The above preview is unformatted text

This student written piece of work is one of many that can be found in our GCSE Politics section.

Found what you're looking for?

  • Start learning 29% faster today
  • 150,000+ documents available
  • Just £6.99 a month

Not the one? Search for your essay title...
  • Join over 1.2 million students every month
  • Accelerate your learning by 29%
  • Unlimited access from just £6.99 per month

See related essaysSee related essays

Related GCSE Politics essays

  1. "The Colonisation of Africa was Inevitable in the Late Nineteenth Century" Discuss.

    foreign goods, which further decreased the number of markets for European goods. In order to evade social unrest at home (in particular in Great Britain because of non-resistant small family firms), due to the potential increase of unemployment, because of the potential necessity of decreasing industrial output, new markets had to be found.

  2. INquisitorial Indonesia

    In Indonesia there are no set rules of evidence, it is merely assumed that judges are competent to evaluate hearsay evidence and assess its reliability. Relevance is the sole criterion for determining the admissibility of evidence and judges ten to allow most material evidence and decide on its merit at a later point.

  1. How and why did Federation occur?

    All non-white immigrants were given a test in any European language. They had to pass to be allowed to stay in Australia. * Japan objected to WAP. They believed that they were superior to other Asian nations and should be treated differently.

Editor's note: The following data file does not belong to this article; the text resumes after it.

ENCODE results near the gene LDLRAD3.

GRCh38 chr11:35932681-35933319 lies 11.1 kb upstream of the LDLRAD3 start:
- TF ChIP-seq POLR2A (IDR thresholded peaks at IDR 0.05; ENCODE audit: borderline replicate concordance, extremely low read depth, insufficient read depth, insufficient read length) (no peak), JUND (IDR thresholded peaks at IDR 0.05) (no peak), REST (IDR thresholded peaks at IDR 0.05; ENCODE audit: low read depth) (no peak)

2. Assess the Extent to which the Different Powers Prepared 'Their' African Colonies for Independence.

    Unlike Nigeria, Botswana did not deal with foreign affairs but worked on internal issues such as racial tolerance which led the way for attracting a young black talented workforce from apartheid South Africa. Along with this Botswana was lucky in that it only had one main ethnic group and therefore there was less social tensions.

  1. The development of nationalist movements in Southeast Asia

    Education given to the priyayis made them realise the oppressive nature of Dutch rule as they soon became very discontented with discrimination in terms of low salaries, few opportunities for promotion and the avenues to bureaucratic employment or teaching positions were inadequate.

  2. Democratic Processes.

    These MP's have the right to vote against or for proposed laws that the government wants to introduce into society as law. They also have the right to argue on issues that are raised in the 'House of Commons' where these discussions take place.

  1. The Uk policy making process.

    can be sent to the MP who asked the question, and hence Ministers do become aware over time that an issue is emerging because they start to have signing answers to Written Questions. Debates Again, we are now used to seeing excerpts from parliamentary debates on television, although in fact the House of Commons has only been televised since 1989.

  2. Examine the impact that independence had economically, socially, and politically in Indonesia.

    The colonialism left 93% of the population illiterate, only a hundred Indonesian physicians, less than a hundred Indonesian engineers, and only ten agricultural experts. (350 Years of Colonialism, http://www.workers.org/indonesia/chap3.html, March 19, 2003.) With such few highly educated people in the country, ignorance was plentiful in Indonesia, during the colonial system and right after it was abolished.

  • Over 160,000 pieces
    of student written work
  • Annotated by
    experienced teachers
  • Ideas and feedback to
    improve your own work